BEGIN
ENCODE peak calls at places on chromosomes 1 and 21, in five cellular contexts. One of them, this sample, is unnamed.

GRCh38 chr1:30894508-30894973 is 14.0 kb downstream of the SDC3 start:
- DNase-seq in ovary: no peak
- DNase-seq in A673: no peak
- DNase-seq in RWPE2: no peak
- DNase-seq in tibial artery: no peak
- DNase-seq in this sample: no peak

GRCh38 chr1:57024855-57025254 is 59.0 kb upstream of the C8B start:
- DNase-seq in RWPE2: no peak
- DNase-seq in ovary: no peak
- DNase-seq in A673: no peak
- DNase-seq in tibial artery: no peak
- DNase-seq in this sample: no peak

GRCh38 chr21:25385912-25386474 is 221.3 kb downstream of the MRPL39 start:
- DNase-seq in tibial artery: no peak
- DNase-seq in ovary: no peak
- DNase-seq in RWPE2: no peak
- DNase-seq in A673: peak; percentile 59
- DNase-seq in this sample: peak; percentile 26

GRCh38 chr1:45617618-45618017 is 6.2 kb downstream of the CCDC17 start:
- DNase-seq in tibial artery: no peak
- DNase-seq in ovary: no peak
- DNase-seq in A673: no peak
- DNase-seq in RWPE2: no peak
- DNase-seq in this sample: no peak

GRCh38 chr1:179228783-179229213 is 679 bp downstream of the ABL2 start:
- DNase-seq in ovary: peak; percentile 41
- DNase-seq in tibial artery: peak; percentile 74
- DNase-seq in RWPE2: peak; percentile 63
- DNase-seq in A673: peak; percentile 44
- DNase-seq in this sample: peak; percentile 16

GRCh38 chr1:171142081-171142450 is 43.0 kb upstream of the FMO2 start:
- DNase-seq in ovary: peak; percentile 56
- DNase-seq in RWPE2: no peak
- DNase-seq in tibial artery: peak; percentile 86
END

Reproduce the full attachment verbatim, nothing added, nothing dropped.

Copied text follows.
ENCODE peak calls at places on chromosomes 1 and 21, in five cellular contexts. One of them, this sample, is unnamed.

GRCh38 chr1:30894508-30894973 is 14.0 kb downstream of the SDC3 start:
- DNase-seq in ovary: no peak
- DNase-seq in A673: no peak
- DNase-seq in RWPE2: no peak
- DNase-seq in tibial artery: no peak
- DNase-seq in this sample: no peak

GRCh38 chr1:57024855-57025254 is 59.0 kb upstream of the C8B start:
- DNase-seq in RWPE2: no peak
- DNase-seq in ovary: no peak
- DNase-seq in A673: no peak
- DNase-seq in tibial artery: no peak
- DNase-seq in this sample: no peak

GRCh38 chr21:25385912-25386474 is 221.3 kb downstream of the MRPL39 start:
- DNase-seq in tibial artery: no peak
- DNase-seq in ovary: no peak
- DNase-seq in RWPE2: no peak
- DNase-seq in A673: peak; percentile 59
- DNase-seq in this sample: peak; percentile 26

GRCh38 chr1:45617618-45618017 is 6.2 kb downstream of the CCDC17 start:
- DNase-seq in tibial artery: no peak
- DNase-seq in ovary: no peak
- DNase-seq in A673: no peak
- DNase-seq in RWPE2: no peak
- DNase-seq in this sample: no peak

GRCh38 chr1:179228783-179229213 is 679 bp downstream of the ABL2 start:
- DNase-seq in ovary: peak; percentile 41
- DNase-seq in tibial artery: peak; percentile 74
- DNase-seq in RWPE2: peak; percentile 63
- DNase-seq in A673: peak; percentile 44
- DNase-seq in this sample: peak; percentile 16

GRCh38 chr1:171142081-171142450 is 43.0 kb upstream of the FMO2 start:
- DNase-seq in ovary: peak; percentile 56
- DNase-seq in RWPE2: no peak
- DNase-seq in tibial artery: peak; percentile 86